Every human being has a right to live their life in the way they want to live. Article 21 of the Constitution of India entitles every citizen with the right to life and personal liberty.  This right also includes the right to privacy and dignity. Choosing one’s life partner is a private subject in which no state or societal interference is required. If any such interference happens then it would amount to violation of Article 21 of the constitution. In its recent judgment, the SC said that: “It is an individual’s choice as to who enters his house, how he lives and in what relationship. The privacy of the home must protect the family, marriage, procreation and sexual orientation which are all important aspects of dignity.”[13] Apart from that Article 14 of the Constitution of India provides for equality before the law & equal protection within the territory of India and prohibits discrimination on grounds of religion, race, caste, sex or place of birth, or any of them.[14]  Further if a person’s fundamental right is violated then he/she can move into court under Article 32 of the constitution (Supreme Court) as well as under Article 226 of the constitution (High Court).  Thus, the members of LGBT community have the right that they can also move to the court if their fundamental right of right to life is violated and the court is bound to hear their plea and stop the violation of their fundamental right.

For long homosexuality has been considered as a taboo in the Indian society because of religious and moral reasons. Homosexual relationships have been widely questioned by many religious leaders and associations. Thus, their followers interpret homosexual relations as a sin. However, there is no such religion which teaches us to humiliate and discriminate others because of sexual grounds. Every religion teaches us that love is the greatest of all emotions. It is an expression of divinity, and the purest feeling. [15]

The most disturbing thing is that homosexuals (or Members of the LGBT Community) face immense humiliation and discrimination by the society. They are ostracized from the community, once their identity is revealed. This forces many such couples to hide their sexual orientations, causing frustration, dissatisfaction and self- hatred among themselves. In 2010, a gay professor of Aligarh Muslim University died mysteriously after facing discrimination. His death depicts us the trauma faced by homosexuals in our society. We need to understand that the only thing which makes us different from them is the different sexual need, or else they are just like us.[16]

Thus, it is now time that the parliament passes legislation for legalizing same sex marriages in India.  Homosexuals often feel like an outcast in the society. The best way they can integrate completely into our society would be by legalizing their relationships. If same-sex marriage is legalized in India then it will help in eliminating the stigma attached with being a homosexual. This will also help them in getting social acceptance. Further there are many benefits a married couple enjoys in India like social security, property inheritance, right of raising a child, health care facilities, etc. [17] Hence if their relationship is legalized then the members of LGBT community will also be able to avail these facilities.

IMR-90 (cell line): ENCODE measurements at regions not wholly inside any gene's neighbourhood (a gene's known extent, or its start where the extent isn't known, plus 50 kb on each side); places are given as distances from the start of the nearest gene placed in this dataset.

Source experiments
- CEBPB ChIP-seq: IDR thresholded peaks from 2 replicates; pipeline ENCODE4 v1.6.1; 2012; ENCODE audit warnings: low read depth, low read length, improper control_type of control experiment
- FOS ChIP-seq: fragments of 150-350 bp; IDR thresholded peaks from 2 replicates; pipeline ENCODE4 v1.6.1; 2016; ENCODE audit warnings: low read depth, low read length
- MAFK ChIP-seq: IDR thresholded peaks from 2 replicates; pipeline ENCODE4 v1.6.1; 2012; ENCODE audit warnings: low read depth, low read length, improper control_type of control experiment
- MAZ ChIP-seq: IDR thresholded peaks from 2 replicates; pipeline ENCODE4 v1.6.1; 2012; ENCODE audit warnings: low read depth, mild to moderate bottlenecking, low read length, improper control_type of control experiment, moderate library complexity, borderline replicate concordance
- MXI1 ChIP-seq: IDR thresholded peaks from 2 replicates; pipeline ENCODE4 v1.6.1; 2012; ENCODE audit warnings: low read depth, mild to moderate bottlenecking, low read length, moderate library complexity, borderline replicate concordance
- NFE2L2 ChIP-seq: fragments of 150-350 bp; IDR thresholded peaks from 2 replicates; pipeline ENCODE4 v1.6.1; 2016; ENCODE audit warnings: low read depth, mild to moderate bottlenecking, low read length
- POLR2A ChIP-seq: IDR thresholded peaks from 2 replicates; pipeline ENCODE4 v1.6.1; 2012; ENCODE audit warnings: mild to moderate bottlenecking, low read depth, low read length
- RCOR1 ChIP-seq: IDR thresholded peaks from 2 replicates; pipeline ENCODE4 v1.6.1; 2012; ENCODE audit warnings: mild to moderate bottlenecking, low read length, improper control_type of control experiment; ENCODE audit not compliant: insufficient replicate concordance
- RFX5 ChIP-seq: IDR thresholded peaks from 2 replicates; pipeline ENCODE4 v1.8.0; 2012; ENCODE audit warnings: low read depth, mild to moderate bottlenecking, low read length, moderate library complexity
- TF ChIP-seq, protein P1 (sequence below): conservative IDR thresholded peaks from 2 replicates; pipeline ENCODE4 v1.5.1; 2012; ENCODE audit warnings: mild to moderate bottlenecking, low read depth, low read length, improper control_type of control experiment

Apart from that forcing an individual to marry out of their choice and against their sexual inclination not only disturbs their life but also destroys the life of their partner. Therefore, an individual should not be forced in the matters of marriage and relationship.  After all it is a private matter of an individual which would not affect the life of others. However, this very thing is absent in modern day India. But, the condition of our Indian society can be improved if the Supreme Court declares Section 377 of Indian Penal Code unconstitutional and the Parliament passes legislation for legalizing same sex marriage in India. This would be a step in a right direction and therefore the court and parliament should not hesitate in taking this very step.

[1] Naz Foundation v. Govt. of NCT of Delhi, 160 Delhi Law Times 277.

[2] Suresh Kumar Kaushal vs. Naz Foundation, Civil Appeal No. 10972 of 2013.

[3] Siddharth Narrain, From Aadhaar to the Closet: Impact of Supreme Court’s Privacy Judgment on Section 377 Litigation, The Wire (Nov. 12, 2017, 7:00 a.m.),

[4] Jerrold S. Greenberg, Clint E. Bruess, Sara B. Oswalt, Exploring the Dimensions of Human Sexuality (2016), Jones & Bartlett Publishers. pp. 4–10.

[5] Sexuality, Merriam Webster (Nov. 13, 2017, 6:00 a.m.),

[6] Anne Bolin & Patricia Whelehan, Human Sexuality: Biological, Psychological, and Cultural Perspectives, Taylor & Francis. pp. 32–42.

[7] Indian Penal Code, 1860, Sec. 377.

[8] Naz Foundation v. Govt. of NCT of Delhi, 160 Delhi Law Times 277.

[9] Suresh Kumar Kaushal vs. Naz Foundation, Civil Appeal No. 10972 of 2013.

[10] Utkarsh Anand, Supreme Court agrees to revisit law criminalizing homosexuality, Indian Express (Nov. 10, 2017, 11:30 a.m.),

[11] BJP thwarting Bill on gays: Tharoor, The Hindu (Nov. 11, 2017, 1:00 p.m.), .

[12] Ananya Khanna, Same-sex Marriages in India, Academike (Nov. 13, 2017, 04:30 p.m.),

[13] K.S Puttaswamy vs Union of India, Writ Petition (Civil) No. 494 of 2012.

[14] Constitution of India, Art. 14.

[15] Khanna, Supra note 13.

[16] Id.

[17] Id.